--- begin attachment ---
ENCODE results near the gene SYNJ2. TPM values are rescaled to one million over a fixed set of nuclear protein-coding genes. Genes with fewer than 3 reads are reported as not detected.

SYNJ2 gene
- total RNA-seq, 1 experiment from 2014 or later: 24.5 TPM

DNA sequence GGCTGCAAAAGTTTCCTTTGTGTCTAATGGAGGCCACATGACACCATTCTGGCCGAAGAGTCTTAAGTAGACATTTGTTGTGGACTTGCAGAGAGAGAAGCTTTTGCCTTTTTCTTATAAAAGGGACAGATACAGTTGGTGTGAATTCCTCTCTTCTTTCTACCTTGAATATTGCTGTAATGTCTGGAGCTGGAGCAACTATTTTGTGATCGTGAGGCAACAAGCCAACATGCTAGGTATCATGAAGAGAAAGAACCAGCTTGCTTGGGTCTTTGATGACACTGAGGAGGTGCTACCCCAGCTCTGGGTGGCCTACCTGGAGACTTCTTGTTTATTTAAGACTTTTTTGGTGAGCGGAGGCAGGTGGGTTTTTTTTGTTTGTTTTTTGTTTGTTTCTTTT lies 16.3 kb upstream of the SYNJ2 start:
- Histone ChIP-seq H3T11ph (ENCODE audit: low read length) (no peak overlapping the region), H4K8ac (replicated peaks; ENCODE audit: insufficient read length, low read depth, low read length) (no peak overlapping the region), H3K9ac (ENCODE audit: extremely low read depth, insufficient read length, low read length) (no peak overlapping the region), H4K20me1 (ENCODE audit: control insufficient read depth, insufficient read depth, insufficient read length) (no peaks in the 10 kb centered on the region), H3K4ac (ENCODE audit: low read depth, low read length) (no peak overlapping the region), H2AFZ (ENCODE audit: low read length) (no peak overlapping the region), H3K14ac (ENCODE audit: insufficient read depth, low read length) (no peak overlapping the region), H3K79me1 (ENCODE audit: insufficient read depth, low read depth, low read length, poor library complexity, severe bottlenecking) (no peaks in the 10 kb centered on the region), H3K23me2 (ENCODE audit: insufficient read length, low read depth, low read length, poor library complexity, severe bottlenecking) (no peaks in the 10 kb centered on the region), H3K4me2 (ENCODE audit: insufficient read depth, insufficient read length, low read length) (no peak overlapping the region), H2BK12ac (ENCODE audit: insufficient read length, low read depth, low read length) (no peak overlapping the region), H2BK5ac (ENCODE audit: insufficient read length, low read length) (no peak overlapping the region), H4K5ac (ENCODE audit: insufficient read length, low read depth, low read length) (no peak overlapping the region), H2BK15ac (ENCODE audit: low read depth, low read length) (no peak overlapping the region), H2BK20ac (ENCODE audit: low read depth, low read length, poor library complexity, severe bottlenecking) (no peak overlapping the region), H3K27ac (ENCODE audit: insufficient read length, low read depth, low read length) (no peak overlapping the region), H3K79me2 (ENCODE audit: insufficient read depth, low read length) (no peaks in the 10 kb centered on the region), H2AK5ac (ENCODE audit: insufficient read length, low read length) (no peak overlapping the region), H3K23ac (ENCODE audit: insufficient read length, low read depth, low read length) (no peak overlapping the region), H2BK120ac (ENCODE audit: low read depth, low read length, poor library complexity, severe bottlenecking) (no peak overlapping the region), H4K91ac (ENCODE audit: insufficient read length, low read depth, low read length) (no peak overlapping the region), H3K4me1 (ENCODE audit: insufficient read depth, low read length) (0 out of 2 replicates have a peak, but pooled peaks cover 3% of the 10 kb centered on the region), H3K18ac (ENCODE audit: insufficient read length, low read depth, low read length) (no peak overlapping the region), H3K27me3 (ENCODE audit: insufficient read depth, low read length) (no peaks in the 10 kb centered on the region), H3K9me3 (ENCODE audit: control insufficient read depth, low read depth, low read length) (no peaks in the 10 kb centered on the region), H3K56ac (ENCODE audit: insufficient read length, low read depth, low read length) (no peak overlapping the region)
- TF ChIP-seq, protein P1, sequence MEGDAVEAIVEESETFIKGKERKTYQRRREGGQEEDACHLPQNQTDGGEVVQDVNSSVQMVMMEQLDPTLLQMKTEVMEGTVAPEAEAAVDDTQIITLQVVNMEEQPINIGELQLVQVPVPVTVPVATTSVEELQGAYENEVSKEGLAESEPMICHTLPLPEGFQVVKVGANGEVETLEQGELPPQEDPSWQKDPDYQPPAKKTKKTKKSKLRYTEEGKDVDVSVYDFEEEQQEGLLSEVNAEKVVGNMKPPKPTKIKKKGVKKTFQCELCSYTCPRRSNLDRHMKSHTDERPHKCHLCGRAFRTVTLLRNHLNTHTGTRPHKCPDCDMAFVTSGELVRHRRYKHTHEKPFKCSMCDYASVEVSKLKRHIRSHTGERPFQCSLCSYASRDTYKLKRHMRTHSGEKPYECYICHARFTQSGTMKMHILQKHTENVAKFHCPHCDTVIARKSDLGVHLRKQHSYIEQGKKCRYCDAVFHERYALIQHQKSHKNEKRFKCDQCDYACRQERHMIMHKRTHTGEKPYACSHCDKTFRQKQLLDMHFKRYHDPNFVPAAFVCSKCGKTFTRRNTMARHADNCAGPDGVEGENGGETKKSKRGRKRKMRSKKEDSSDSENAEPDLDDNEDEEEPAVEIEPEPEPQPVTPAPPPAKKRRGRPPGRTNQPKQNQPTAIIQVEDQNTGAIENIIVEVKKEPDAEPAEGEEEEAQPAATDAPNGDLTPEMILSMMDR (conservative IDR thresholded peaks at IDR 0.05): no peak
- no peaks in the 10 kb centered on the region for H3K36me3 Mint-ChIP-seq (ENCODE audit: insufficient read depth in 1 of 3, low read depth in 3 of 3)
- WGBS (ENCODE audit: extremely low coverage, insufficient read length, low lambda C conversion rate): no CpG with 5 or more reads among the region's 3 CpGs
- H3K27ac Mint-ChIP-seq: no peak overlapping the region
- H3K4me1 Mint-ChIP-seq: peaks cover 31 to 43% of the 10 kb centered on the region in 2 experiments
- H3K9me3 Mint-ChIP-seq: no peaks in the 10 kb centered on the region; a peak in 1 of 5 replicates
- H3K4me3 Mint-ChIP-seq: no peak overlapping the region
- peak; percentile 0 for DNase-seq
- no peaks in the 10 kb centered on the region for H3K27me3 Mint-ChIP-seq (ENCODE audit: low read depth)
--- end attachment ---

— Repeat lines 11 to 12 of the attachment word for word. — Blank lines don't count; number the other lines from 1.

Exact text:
- H3K9me3 Mint-ChIP-seq: no peaks in the 10 kb centered on the region; a peak in 1 of 5 replicates
- H3K4me3 Mint-ChIP-seq: no peak overlapping the region